Harper Lee’s ‘Go Set a Watchman’: Don’t write Atticus Finch off as a racist just yet [Video]

“Go Set a Watchman” offers readers a darker side to Atticus Finch, the beloved moral center of “To Kill a Mockingbird.” Keep it all in context, Los Angeles Times Book Critic David L. Ulin explains in this video.


Harper Lee’s “Go Set a Watchman” won’t be released to the public until Tuesday, but readers already know that the book reveals a darker side to Atticus Finch.

Finch, of course, is the beloved moral compass from Lee’s first book, “To Kill a Mockingbird.” And the perceived tarnishing of Finch’s character is being greeted with dismay by some.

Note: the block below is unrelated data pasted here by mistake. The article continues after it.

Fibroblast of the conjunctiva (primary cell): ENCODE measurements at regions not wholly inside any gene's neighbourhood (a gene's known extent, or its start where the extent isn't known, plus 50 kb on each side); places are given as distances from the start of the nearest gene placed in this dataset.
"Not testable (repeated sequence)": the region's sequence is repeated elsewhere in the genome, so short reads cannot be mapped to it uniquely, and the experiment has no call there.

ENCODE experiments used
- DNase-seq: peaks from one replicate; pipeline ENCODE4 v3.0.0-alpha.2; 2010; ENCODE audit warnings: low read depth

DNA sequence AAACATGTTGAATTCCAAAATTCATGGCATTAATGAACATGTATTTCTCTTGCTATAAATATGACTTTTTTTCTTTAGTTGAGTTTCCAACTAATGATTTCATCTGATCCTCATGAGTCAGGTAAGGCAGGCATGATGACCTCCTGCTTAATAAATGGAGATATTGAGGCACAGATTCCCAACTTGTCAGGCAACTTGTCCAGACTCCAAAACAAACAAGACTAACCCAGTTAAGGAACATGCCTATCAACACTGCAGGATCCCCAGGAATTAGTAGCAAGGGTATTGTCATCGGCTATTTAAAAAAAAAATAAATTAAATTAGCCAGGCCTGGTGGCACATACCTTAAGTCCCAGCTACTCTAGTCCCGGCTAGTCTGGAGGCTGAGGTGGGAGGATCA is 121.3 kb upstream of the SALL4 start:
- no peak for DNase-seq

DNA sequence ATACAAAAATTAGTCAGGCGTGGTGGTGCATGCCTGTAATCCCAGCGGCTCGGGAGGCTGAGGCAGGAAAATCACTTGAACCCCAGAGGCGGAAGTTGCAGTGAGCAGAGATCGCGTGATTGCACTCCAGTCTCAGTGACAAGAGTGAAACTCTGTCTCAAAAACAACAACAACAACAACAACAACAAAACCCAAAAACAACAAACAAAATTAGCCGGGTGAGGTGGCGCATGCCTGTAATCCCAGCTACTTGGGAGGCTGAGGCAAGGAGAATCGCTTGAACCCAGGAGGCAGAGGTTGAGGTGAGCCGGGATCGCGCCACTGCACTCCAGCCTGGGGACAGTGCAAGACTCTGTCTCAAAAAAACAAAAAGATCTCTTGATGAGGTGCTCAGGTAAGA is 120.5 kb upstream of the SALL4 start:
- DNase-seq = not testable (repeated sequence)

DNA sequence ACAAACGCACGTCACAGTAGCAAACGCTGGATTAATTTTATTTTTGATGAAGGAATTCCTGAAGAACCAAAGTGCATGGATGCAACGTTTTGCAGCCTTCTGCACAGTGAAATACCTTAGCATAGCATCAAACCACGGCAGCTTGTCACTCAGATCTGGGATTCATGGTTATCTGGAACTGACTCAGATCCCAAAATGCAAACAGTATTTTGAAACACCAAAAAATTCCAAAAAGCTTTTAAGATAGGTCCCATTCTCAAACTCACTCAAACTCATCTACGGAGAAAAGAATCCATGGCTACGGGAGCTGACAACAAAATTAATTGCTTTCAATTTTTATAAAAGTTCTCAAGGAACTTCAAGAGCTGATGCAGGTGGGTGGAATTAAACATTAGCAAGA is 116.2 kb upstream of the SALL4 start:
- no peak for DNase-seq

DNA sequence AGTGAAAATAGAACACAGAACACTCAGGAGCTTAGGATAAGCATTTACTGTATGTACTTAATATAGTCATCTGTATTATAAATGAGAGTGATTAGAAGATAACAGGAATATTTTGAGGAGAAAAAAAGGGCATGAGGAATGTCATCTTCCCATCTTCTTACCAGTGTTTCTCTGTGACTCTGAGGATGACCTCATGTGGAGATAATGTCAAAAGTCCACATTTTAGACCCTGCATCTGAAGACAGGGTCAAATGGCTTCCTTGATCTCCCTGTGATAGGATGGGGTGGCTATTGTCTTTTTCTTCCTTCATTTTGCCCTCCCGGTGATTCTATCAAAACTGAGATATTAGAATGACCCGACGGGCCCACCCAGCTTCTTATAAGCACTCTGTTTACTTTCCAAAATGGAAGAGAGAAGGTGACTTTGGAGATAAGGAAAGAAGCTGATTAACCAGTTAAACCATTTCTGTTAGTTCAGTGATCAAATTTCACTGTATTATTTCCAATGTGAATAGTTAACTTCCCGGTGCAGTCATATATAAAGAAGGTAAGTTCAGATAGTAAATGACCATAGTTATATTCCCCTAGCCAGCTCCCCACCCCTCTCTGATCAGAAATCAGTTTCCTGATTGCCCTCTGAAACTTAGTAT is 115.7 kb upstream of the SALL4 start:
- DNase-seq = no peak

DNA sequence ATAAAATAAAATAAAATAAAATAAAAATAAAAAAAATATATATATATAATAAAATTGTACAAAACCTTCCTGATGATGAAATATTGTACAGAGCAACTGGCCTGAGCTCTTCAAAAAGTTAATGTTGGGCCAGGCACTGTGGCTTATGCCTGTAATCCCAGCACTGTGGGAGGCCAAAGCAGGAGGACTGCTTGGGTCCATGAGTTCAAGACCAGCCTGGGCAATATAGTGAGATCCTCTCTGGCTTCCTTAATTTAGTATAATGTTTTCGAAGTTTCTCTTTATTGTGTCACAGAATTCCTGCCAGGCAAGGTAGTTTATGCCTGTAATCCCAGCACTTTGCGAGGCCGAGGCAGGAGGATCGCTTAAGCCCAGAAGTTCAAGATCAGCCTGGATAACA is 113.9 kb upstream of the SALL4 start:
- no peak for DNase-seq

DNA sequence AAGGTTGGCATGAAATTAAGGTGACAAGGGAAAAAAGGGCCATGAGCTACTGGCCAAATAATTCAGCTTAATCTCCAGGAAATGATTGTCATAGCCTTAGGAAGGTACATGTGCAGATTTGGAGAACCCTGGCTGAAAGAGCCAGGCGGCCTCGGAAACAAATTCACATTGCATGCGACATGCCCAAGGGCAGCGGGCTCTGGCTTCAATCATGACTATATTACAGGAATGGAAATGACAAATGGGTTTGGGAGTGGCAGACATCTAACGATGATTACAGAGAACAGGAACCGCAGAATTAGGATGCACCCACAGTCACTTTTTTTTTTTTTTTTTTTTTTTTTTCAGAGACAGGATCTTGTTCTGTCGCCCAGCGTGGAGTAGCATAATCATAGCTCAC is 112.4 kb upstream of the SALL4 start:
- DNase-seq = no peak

But hold up.

Los Angeles Times book critic David L. Ulin says in this new video that readers might want to keep a greater context in mind when they dig in to “Watchman.”


For one, although “Watchman” arrives decades after “Mockingbird,” it’s something of a first draft, Ulin explains.

So, Ulin asks, “How do we read this novel?... Do we read it as an example of a writer’s process?... The real story here is how Harper Lee came to a different understanding of that character.”

You can read Ulin’s review of Lee’s “Go Set a Watchman” here.

Are you planning on reading “Watchman”? Leave your review in the comments section on this post when you’re done.

More coverage on the eve of “Watchman”’s hotly anticipated release:

Harper Lee’s ‘Go Set a Watchman.’ Will it live up to ‘To Kill a Mockingbird’?

Harper Lee’s hometown in a frenzy on the eve of ‘Go Set a Watchman’ release

Don’t let ‘Watchman’ change the way you think about Atticus Finch: How his character evolved